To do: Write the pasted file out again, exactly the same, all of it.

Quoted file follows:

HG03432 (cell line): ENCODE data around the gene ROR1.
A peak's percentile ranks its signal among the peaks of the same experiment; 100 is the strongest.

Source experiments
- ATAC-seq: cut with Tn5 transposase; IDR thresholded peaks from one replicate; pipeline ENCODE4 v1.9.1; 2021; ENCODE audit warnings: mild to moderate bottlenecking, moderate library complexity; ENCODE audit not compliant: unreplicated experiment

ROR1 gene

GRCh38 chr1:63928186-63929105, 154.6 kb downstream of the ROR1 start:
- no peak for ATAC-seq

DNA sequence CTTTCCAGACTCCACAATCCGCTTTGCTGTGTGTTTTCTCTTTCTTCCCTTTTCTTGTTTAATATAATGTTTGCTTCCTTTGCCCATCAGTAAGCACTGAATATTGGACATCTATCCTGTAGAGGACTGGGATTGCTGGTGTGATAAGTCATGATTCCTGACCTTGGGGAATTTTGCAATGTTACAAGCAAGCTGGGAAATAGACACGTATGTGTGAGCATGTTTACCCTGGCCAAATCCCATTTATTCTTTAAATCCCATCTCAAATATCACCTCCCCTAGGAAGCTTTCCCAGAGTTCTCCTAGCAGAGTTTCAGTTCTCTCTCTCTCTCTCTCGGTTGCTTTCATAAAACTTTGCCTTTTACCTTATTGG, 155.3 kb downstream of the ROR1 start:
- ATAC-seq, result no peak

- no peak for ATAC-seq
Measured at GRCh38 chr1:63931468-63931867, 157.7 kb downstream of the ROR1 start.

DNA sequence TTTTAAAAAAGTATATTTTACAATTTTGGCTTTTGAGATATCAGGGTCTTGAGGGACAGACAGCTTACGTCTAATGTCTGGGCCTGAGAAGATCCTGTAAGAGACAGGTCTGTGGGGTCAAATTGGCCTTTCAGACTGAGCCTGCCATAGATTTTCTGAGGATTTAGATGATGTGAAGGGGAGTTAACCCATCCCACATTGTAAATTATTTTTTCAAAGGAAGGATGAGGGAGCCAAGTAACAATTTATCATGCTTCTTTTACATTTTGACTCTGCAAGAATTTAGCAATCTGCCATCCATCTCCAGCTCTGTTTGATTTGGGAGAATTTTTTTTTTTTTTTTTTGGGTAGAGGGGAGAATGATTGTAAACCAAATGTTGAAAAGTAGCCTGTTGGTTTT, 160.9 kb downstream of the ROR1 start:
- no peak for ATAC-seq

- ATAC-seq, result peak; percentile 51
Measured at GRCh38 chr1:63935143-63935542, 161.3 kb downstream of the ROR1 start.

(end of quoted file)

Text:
HG03432 (cell line): ENCODE data around the gene ROR1.
A peak's percentile ranks its signal among the peaks of the same experiment; 100 is the strongest.

Source experiments
- ATAC-seq: cut with Tn5 transposase; IDR thresholded peaks from one replicate; pipeline ENCODE4 v1.9.1; 2021; ENCODE audit warnings: mild to moderate bottlenecking, moderate library complexity; ENCODE audit not compliant: unreplicated experiment

ROR1 gene

GRCh38 chr1:63928186-63929105, 154.6 kb downstream of the ROR1 start:
- no peak for ATAC-seq

DNA sequence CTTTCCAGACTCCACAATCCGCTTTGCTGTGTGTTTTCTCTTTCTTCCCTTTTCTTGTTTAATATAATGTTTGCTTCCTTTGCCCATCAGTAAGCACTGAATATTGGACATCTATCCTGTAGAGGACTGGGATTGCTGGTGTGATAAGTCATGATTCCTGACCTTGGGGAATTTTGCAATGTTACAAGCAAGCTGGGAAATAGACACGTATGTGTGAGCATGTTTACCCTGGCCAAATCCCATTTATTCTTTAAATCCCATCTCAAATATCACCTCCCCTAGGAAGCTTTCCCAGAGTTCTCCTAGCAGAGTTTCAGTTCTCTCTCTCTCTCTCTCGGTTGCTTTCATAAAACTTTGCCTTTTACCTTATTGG, 155.3 kb downstream of the ROR1 start:
- ATAC-seq, result no peak

- no peak for ATAC-seq
Measured at GRCh38 chr1:63931468-63931867, 157.7 kb downstream of the ROR1 start.

DNA sequence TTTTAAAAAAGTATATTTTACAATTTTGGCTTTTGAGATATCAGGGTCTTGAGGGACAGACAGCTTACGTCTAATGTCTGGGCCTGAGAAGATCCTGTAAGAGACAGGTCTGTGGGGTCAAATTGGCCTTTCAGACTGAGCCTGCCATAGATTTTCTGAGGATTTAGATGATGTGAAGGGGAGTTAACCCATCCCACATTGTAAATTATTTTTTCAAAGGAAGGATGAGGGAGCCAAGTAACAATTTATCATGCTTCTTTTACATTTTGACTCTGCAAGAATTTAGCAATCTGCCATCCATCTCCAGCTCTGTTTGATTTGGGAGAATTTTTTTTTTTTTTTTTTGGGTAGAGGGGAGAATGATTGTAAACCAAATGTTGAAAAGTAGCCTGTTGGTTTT, 160.9 kb downstream of the ROR1 start:
- no peak for ATAC-seq

- ATAC-seq, result peak; percentile 51
Measured at GRCh38 chr1:63935143-63935542, 161.3 kb downstream of the ROR1 start.